As a real-effort task, the slider task has many attractive characteristics. However, our paper shows that the task’s output is too inelastic to be well suited for uncovering changes in output in response to changes in the incentives for standard laboratory samples sizes. This result implies similar caution is warranted for the inverse exercise for which the slider task has become frequently used. That is, a task that has an underpowered response will be as likely to produce type-II errors when used to detect changes in the underlying incentives through output.

2 Experimental design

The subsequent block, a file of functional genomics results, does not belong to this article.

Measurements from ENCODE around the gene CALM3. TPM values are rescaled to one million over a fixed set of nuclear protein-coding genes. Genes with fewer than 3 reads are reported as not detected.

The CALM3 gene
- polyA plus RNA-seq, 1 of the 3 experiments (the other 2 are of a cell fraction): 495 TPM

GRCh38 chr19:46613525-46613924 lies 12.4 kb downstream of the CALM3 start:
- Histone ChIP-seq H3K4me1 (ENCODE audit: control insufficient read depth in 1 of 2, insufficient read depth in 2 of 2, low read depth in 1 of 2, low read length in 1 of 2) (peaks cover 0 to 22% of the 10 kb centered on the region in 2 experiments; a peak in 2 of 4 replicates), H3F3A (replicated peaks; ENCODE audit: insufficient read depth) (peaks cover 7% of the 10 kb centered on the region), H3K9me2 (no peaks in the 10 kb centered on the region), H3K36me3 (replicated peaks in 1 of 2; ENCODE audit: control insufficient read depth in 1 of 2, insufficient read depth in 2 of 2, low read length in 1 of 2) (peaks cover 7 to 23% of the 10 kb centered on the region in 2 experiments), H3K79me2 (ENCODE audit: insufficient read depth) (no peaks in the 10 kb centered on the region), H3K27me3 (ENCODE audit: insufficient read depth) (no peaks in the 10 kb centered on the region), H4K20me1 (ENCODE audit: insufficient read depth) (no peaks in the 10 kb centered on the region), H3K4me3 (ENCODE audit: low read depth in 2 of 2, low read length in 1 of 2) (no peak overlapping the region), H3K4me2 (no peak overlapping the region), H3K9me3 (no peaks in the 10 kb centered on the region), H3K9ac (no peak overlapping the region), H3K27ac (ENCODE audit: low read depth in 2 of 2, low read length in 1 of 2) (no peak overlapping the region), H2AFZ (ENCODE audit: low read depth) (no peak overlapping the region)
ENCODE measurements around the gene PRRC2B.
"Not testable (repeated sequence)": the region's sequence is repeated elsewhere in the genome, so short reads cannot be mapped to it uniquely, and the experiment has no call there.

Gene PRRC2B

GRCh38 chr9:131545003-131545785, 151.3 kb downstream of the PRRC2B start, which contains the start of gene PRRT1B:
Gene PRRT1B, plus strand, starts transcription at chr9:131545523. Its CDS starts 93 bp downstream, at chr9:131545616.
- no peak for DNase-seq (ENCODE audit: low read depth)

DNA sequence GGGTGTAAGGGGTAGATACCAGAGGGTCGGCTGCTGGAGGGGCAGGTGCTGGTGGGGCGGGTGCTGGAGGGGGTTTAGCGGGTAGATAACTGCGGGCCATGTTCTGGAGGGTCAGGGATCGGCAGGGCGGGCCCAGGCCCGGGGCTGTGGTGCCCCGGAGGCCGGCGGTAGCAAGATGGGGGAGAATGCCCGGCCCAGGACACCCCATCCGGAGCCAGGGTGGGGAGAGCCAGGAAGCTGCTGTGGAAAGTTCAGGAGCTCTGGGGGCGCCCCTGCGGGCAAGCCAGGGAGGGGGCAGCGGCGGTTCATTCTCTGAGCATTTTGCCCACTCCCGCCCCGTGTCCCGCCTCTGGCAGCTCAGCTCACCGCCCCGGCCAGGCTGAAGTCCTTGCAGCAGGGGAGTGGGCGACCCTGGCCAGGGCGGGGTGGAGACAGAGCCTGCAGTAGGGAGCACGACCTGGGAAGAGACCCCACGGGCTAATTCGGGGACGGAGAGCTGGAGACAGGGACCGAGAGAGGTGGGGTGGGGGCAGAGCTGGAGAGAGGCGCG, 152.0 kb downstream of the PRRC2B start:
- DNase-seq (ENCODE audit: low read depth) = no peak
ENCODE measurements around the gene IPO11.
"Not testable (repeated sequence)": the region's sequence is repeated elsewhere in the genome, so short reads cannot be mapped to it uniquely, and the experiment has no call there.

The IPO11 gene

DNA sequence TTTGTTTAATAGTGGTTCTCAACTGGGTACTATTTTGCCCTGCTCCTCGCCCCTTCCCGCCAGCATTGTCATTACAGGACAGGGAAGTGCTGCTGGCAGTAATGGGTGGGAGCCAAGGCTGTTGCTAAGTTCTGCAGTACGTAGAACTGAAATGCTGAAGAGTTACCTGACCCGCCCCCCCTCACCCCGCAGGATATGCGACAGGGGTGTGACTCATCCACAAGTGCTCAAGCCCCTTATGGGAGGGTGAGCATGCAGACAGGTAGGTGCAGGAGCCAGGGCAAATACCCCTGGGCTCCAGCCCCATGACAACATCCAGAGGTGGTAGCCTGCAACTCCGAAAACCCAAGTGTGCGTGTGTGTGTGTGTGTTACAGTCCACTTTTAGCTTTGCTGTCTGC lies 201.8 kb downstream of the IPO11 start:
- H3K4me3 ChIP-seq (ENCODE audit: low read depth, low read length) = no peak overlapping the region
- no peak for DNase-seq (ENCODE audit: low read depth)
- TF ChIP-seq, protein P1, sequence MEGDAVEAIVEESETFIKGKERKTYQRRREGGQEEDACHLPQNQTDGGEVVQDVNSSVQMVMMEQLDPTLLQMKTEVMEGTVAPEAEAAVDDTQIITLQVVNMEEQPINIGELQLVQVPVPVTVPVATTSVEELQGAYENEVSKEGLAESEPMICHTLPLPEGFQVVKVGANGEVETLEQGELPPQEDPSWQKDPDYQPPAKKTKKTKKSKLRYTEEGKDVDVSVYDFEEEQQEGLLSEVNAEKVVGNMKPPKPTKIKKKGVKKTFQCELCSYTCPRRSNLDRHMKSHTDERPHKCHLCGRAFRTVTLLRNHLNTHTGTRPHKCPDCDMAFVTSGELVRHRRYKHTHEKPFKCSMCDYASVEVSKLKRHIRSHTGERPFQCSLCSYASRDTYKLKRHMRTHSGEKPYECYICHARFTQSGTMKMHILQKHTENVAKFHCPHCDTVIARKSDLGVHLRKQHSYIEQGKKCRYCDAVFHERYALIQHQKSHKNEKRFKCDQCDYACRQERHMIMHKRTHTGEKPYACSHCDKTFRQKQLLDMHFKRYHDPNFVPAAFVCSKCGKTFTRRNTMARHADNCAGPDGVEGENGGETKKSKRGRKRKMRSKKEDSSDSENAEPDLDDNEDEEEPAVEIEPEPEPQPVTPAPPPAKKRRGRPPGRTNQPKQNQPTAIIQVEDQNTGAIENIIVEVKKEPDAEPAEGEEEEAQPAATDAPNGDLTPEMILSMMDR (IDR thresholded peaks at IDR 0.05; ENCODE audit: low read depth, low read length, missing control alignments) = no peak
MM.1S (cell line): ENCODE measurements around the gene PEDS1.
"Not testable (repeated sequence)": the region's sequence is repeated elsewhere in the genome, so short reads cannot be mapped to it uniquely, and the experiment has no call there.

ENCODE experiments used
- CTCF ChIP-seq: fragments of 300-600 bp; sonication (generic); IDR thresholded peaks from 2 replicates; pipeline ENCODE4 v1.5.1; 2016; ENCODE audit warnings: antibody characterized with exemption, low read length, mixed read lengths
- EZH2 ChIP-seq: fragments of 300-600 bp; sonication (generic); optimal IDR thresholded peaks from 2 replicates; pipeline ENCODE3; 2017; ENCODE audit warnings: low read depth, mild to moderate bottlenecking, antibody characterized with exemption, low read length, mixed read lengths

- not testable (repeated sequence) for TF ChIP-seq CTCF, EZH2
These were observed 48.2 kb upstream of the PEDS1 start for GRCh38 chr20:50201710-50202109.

Our experiments were conducted at the Pittsburgh Experimental Economics Laboratory, using subjects recruited from the student population, randomly assigned to one of three possible treatments.1 Using a between-subject design, the piece rate is held constant throughout an experimental session so that each subject i receives a fixed payment per slider of \({w_{i}\in \left\{ 0.5\cent, 2.0\cent, 8.0\cent \right\} }\).2 After instructions on the nature of the task, each session began with a 2-min practice round for subjects to become familiar with the slider task. This was followed by ten paying rounds, each of which lasted 2 minute . In each round, subjects saw a single screen displaying 48 sliders of equal length and offset from one another, as per G&P.3 At the end of each round there was a 10-s break during which subjects were reminded of how many rounds they had completed, the number of sliders completed \((Y_{it})\) and their corresponding earnings from that round \((w_{i}\cdot Y_{it}\)).4